A volcano in southwest Iceland came to life on Friday night when it erupted after being dormant for thousands of years. 

Per the Icelandic Meteorological Office, the eruption on Reykjanes Peninsula began around 8:45 p.m. local time. Lava spilled down both sides of the mountain, but it didn’t appear to be a threat to nearby towns because it is located in a remote valley. Still, the Department of Emergency Management urged residents to close their windows while the eruption occurred because volcanic gas and ash can be harmful.

“We are monitoring the situation closely and as of now it is not considered a threat to surrounding towns,” Iceland Prime Minister Katrín Jakobsdóttir said in a tweet. “We ask people to keep away from the immediate area and stay safe.”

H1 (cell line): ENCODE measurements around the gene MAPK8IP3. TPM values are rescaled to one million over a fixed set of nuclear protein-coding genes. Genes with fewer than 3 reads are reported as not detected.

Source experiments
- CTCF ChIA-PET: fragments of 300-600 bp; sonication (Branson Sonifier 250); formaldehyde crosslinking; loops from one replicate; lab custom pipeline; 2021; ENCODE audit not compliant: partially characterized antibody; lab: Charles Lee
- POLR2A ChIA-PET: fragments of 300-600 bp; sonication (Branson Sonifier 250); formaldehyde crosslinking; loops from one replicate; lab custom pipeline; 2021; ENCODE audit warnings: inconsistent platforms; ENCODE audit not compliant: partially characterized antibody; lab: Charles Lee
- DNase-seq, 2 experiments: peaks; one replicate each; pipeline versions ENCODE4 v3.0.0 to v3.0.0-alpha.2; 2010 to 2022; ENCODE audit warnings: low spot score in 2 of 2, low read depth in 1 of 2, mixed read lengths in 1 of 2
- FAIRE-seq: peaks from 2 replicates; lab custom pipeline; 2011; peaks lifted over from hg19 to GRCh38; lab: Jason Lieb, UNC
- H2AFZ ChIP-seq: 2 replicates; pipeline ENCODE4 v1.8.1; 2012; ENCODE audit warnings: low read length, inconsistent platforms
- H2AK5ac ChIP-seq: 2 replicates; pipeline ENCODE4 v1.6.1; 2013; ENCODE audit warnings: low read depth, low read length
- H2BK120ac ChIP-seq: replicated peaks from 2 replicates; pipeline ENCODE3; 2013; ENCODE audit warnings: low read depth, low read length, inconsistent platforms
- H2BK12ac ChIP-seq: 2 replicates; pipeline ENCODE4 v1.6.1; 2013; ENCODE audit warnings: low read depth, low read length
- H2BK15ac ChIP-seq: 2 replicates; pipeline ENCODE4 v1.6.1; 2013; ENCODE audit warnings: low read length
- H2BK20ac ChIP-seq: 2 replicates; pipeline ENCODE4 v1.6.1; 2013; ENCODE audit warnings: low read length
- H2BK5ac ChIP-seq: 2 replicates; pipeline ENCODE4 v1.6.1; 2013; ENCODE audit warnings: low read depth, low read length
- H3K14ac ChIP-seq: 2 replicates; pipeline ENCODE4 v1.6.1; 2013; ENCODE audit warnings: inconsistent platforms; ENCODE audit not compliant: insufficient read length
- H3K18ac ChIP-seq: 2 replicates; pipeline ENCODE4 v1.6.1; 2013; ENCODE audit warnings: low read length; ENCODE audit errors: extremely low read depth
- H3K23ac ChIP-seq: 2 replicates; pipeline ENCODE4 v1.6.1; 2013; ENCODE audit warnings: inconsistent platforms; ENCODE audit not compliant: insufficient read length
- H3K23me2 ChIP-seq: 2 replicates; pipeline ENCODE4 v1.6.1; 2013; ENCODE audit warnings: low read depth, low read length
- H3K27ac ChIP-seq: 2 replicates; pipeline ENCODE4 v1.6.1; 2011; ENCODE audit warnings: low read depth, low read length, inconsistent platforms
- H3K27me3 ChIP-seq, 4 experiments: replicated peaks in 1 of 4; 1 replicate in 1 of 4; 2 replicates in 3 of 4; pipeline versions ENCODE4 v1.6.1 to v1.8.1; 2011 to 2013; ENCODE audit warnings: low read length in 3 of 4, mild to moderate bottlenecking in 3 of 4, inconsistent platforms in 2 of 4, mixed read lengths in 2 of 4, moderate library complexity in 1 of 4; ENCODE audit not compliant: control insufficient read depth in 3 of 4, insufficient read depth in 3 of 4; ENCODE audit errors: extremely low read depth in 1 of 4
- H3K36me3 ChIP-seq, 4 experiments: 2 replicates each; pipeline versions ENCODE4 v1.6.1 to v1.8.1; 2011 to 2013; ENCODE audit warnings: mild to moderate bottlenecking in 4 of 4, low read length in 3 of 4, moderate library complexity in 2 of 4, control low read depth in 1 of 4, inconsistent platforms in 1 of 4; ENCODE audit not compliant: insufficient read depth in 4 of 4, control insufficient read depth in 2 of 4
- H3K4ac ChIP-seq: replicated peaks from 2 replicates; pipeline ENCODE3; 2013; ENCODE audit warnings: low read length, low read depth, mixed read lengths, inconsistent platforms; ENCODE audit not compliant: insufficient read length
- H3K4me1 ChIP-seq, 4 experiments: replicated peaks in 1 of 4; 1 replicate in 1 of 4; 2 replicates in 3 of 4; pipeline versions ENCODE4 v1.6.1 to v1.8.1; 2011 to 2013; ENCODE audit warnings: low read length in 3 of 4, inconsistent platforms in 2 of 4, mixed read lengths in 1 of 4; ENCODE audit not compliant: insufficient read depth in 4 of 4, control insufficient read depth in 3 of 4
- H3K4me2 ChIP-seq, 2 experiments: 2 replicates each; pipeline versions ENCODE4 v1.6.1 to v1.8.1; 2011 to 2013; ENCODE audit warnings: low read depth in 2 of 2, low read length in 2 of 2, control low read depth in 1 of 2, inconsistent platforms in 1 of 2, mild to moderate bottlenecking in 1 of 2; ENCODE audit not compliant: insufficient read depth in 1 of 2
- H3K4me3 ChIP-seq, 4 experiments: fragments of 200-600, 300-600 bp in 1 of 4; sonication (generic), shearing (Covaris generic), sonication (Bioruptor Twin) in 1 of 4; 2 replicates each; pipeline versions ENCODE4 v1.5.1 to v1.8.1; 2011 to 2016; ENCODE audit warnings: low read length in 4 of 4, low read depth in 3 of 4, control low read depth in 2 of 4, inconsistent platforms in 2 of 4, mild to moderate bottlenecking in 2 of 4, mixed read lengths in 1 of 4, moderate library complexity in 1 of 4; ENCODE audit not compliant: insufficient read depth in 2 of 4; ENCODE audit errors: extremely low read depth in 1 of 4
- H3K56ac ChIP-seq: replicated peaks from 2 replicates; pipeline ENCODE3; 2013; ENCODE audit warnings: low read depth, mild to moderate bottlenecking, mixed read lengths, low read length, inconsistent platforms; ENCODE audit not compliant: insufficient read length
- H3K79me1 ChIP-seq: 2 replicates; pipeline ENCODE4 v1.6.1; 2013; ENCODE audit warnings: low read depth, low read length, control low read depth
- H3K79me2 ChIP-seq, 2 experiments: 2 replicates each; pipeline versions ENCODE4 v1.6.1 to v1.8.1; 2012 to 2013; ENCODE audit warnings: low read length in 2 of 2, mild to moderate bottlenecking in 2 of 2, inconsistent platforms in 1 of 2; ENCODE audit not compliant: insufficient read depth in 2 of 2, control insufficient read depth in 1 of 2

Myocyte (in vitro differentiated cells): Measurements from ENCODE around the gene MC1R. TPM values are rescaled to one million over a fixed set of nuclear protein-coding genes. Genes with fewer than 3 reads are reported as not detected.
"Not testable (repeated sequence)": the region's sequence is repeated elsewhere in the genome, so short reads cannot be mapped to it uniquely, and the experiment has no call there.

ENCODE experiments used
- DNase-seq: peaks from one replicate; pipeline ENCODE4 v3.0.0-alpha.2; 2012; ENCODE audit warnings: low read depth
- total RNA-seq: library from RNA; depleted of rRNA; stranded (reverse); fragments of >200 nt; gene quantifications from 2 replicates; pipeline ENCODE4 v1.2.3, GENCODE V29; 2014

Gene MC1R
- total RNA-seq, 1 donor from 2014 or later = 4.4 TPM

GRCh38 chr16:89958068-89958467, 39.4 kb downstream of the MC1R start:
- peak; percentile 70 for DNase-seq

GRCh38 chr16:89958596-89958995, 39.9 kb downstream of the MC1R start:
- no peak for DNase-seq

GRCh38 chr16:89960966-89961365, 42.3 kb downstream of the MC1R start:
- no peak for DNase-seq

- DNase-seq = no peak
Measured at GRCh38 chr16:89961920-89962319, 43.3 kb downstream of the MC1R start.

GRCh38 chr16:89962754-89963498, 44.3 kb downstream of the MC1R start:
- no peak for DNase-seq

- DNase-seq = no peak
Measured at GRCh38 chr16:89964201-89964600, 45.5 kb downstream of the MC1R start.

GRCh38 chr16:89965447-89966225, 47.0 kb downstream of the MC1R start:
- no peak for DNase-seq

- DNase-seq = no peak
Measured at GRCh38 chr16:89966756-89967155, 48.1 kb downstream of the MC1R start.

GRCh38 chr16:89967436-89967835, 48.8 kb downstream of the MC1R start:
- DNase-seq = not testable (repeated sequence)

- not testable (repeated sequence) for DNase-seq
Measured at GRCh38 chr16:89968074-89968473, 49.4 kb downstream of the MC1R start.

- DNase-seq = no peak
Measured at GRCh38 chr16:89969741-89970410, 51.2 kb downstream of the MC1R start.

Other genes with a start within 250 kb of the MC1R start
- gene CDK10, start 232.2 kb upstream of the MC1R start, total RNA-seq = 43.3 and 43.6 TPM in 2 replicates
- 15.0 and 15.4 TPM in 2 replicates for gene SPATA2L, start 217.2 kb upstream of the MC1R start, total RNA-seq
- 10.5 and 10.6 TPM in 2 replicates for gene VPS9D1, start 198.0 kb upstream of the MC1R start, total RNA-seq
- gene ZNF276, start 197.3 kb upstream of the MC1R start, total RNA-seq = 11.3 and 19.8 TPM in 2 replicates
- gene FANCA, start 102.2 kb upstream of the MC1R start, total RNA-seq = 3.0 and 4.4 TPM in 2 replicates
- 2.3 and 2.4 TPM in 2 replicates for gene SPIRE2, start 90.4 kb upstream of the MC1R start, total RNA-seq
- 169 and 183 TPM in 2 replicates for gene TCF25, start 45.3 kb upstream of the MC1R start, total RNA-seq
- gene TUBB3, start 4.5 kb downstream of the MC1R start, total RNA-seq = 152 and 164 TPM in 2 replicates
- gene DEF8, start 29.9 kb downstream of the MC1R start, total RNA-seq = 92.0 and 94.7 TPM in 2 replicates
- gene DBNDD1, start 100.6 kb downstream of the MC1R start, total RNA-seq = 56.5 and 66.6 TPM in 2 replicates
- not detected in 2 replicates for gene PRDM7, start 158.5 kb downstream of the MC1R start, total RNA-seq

The Fagradals Mountain volcano had been dormant for 6,000 years and the Reykjanes Peninsula hasn’t experienced a volcano eruption in nearly 800 years. There had been earthquakes and other indicators of seismic activity near the volcano but things had calmed in recent days. Also, this rare eruption looks to be short-lived. The Meteorological Office reported on Saturday that the already-small eruption has decreased and the lava fountains are not as strong.